Criminal Defense and Talking to Police

No one likes talking to police, whether for DUI or questions in a criminals case of any kind. You have both rights and responsibilities, in any situation. It's always useful to get a qualified criminal defense attorney on your side.

Police Can't Always Require ID

Many citizens are not aware that they don't have to answer all an officer's questions, even if they have been pulled over. Even if you do have to prove who you are, you may not have to say more about anything your plans or how much you have had to drink, in the case of a potential DUI arrest. The law covers all of us and gives special protections that provide you the option to remain silent or give only some information. You have a right not to testify or speak against yourself, and you may usually walk away if you aren't being detained or arrested.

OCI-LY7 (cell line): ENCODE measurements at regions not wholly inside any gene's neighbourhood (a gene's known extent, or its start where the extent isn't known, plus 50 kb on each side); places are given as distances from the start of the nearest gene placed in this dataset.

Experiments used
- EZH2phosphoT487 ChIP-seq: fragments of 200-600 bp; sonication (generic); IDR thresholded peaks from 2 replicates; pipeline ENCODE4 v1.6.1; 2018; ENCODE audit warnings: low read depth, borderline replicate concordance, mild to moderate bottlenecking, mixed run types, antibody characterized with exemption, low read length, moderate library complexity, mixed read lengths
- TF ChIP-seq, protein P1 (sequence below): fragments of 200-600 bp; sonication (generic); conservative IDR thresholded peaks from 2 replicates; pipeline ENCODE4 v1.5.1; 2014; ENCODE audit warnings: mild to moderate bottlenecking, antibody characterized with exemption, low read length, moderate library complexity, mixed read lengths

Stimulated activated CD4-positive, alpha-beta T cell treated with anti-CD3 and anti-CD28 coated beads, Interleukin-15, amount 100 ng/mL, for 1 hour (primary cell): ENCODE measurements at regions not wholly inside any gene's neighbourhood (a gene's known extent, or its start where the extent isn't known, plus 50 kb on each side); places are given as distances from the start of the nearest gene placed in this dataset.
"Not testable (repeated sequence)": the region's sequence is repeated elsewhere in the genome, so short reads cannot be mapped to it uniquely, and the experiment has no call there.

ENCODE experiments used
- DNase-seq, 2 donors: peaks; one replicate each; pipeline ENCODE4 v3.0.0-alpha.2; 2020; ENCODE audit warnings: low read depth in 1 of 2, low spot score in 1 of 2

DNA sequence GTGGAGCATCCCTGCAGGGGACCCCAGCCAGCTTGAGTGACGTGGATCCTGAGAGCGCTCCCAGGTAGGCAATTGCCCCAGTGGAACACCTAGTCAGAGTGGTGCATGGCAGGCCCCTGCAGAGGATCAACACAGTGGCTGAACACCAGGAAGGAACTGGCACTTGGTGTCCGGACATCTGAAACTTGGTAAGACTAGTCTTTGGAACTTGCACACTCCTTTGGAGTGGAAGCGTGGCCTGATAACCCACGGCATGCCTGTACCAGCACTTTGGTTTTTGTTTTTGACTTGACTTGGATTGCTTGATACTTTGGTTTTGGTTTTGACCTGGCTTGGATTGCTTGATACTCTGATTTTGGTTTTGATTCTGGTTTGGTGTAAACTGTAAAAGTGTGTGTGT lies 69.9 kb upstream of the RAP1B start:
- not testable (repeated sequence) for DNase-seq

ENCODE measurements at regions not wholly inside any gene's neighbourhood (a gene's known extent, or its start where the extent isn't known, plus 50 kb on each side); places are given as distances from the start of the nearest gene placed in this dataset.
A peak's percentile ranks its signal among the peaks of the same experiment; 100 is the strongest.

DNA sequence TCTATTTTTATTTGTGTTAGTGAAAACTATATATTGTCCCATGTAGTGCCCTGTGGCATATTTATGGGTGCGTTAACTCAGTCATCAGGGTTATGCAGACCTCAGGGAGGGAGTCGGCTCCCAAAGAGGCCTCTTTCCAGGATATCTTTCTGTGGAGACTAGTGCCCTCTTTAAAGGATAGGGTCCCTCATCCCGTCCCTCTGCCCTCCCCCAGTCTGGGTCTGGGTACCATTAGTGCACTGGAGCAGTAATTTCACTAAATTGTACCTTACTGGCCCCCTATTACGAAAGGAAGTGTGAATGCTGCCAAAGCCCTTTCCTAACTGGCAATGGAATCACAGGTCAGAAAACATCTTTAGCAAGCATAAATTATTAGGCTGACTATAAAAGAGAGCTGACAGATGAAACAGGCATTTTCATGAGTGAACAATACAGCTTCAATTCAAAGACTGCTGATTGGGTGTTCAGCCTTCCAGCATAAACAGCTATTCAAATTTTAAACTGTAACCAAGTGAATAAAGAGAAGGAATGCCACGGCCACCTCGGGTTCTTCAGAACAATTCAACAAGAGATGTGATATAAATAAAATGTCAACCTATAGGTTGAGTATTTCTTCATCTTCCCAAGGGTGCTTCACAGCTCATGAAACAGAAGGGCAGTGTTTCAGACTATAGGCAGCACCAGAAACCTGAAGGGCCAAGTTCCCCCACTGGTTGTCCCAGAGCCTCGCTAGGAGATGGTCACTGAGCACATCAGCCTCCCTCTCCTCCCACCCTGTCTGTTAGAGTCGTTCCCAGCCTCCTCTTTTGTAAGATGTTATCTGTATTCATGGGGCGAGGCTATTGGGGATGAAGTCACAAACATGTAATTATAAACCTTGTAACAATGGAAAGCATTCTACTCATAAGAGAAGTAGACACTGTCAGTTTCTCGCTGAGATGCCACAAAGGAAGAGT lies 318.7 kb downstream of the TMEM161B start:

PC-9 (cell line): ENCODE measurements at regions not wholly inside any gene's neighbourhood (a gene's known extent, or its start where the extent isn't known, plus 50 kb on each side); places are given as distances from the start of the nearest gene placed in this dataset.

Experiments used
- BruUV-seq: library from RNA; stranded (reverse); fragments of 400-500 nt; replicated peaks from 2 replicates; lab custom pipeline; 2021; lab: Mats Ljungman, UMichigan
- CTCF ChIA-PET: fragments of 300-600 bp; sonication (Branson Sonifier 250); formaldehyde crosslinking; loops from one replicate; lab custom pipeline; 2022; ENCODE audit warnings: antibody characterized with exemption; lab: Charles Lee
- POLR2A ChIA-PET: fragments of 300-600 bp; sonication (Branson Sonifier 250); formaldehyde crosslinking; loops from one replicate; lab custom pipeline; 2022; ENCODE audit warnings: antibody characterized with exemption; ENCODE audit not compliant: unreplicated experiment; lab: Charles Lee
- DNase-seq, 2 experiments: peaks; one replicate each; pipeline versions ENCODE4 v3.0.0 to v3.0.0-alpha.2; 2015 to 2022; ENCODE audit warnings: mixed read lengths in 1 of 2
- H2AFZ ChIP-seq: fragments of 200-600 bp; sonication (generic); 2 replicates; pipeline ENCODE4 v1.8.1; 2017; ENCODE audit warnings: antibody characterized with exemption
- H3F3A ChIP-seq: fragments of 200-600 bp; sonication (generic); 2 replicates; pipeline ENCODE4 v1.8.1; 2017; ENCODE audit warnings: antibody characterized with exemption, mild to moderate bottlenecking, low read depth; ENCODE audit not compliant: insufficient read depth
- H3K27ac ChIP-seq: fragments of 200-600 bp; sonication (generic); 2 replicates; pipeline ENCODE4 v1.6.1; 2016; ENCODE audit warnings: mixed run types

Even though it's important to have a thorough knowledge of your rights, you need a criminal defense attorney who understands all the implications of the law so you can protect yourself fully. State and federal laws change regularly, and differing laws apply based on jurisdiction and other factors. Find someone whose full-time job it is to be aware of these things for the best possible outcome to any criminal defense or DUI case.

Sometimes You Should Talk to Police

While there are times to stay mute in the legal matters, remember how most cops just want peace and justice and would rather not take you in. Refusing to talk could cause problems and make your community less safe. This is another reason why hiring the best criminal defense attorney, such as family law attorney 34741 is wise. An expert attorney in criminal defense or DUI law can help you better understand when to talk and when to keep quiet.

Cops Can't Always Do Searches Legally

You don't have to give permission to search your home or automobile. However, if you begin to talk, leave evidence of criminal activity in plain sight, or give your OK a search, any information found could be used against you in trial. It's usually the best choice to deny permission.